Sabin’s at Sea - Day 34- Sea Day #18
by Nina Sabin - Travel Blog
Today we relived Saturday, October 29; however, now we are seven hours behind Eastern Standard Time.
The good news is it really didn’t feel like groundhog day. Besides the date, the day was not exactly the same.
The great part is I woke up with no sea sickness from yesterday. I kept the nausea bands on all day and the patches behind my ears just to keep from getting sick again.
The boat is still rocking the same as yesterday. In fact, most people walk like are drunk from the movement of the ship. If you have been drinking it would be hard to tell if your wobbling was from the alcohol or movement of the ship.
Today the captain announced the winds are at 30 knots. That means they are 34.6 miles per hour.
In both meteorology, sea, and air navigation, a knot is a unit typically used to indicate wind speed. Mathematically, one knot is equal to about 1.15 statute miles. The abbreviation for a knot is "kt" or "kts," if plural.
I was also curious to know if the wind affects the rocking.
Rocking is caused by the waves, not the wind. The waves are caused by the wind, but there are a lot of variables, including how long the wind has been at some speed, as well as the fetch - the distance the wind has impacted the surface. You can have calm winds and high waves, if the waves had been generated over previous days. You can also have high winds and low waves, if there has not been enough time or distance for the waves to build.
The steepness of the waves also makes a big difference. It can often be windier the further out to sea you go, which makes for higher waves, meaning that the ships will rock more.
This is what we have been experiencing since we left Tonga.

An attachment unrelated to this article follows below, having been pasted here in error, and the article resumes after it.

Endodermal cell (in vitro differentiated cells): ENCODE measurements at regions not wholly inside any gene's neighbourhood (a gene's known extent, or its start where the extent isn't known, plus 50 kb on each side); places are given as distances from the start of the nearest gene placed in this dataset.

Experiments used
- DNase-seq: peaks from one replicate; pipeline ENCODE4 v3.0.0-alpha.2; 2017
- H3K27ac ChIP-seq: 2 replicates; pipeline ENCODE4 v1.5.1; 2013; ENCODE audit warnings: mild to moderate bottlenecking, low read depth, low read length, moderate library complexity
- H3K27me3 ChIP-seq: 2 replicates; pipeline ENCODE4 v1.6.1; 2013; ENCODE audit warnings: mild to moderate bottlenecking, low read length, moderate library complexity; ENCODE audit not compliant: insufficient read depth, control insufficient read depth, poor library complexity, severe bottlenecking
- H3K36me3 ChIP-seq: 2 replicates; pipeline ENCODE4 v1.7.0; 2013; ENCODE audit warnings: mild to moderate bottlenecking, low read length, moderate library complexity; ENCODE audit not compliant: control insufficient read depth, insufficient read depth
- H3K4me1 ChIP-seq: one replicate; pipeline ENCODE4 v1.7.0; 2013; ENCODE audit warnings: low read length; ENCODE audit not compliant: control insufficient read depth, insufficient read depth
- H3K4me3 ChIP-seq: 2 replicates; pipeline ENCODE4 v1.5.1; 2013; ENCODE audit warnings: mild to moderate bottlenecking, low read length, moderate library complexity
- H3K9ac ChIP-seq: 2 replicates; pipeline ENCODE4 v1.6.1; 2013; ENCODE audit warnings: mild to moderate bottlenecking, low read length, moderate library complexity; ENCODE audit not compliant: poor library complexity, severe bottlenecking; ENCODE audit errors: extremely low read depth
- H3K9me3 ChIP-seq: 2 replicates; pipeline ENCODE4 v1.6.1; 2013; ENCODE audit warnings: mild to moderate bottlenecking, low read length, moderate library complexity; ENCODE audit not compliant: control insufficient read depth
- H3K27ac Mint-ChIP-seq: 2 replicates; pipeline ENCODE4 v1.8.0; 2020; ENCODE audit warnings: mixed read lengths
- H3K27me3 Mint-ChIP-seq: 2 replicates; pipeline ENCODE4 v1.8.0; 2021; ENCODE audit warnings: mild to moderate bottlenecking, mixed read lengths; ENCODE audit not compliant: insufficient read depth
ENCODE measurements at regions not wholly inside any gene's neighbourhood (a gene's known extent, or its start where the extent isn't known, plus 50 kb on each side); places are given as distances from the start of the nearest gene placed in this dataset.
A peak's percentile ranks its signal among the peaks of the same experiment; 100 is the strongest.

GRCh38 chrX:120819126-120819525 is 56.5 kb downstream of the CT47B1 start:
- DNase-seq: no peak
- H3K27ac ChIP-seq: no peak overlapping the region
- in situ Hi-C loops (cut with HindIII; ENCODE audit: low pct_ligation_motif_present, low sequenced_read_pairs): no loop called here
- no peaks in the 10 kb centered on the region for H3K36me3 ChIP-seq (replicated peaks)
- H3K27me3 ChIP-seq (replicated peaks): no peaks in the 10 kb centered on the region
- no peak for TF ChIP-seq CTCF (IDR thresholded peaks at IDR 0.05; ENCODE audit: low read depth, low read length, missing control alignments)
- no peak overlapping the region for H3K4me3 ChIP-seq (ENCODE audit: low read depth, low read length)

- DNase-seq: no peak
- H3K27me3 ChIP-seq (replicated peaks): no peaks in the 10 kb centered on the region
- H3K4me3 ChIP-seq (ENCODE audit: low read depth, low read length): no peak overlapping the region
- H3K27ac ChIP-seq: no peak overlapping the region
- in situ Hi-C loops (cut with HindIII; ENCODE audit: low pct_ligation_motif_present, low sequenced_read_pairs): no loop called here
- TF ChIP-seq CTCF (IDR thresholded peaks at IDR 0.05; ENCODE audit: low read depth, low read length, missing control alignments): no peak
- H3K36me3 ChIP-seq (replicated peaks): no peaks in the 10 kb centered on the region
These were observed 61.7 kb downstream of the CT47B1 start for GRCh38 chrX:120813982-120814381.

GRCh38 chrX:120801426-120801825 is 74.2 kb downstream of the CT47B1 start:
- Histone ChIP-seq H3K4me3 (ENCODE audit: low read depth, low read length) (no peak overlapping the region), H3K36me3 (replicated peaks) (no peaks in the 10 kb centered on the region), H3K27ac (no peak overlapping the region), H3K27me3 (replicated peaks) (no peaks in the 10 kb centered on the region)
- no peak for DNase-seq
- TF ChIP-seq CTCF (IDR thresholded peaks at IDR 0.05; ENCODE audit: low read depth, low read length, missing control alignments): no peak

Even though we have been on the ship for 32 days, I still get turned around when we leave our cabin. John often reminds me which way forward is (the front of the ship). The dining room is aft (the back) and the theater forward but I seem to forget directions when leaving our cabin.
For those who never cruised before, I thought I would describe our cabin for today’s blog. When you enter the cabin you enter a hallway with the three-door closet on the left and the bathroom on the right. There was plenty of room in the closet for our clothes; it includes shelves to make it easier to organize.
The bathroom has a sink, medicine cabinet, toilet (that has a suction flush - like airplanes), and a shower with a full-sized tub. Shampoo, conditioner, and soap dispensers are provided. We get our towels changed twice a day as they clean in the morning and evening.
There is a desk, a mini refrigerator, a couch that pulls out (if more than two guests) a bunk bed that can be unlocked if needed, and a king size bed in front of the full size window. The linens are changed every fee days, the bed is made daily. In the evening, the room stewards straighten up the room and turn the bed down for us. They also leave tomorrow’s daily program, a towel animal, and some chocolates. We also have ice delivered twice a day to the cabin.
Today, we also received a certificate for crossing the dateline twice.
The sea day flowed like most of the sea days; sleeping in, breakfast today in the dining room, watching a program about our next ports, dance class for Thriller and other line dances, Bridge and Euchre with our friends, drinks and dinner with some passengers on the cruise.
The night finished with a comedian as our entertainment.
Tomorrow we are supposed to be arriving at Avatiu, Rarotonga, Cook Islands. However, we have to tender to the port and if the winds and the waves remain the same as today we may not be able to visit. Praying for good weather so we can, but right now it doesn’t look promising.
It is not common with some of these smaller islands to be unable to tender. This is why when traveling, especially on a cruise ship, you have to be flexible and have a good perspective.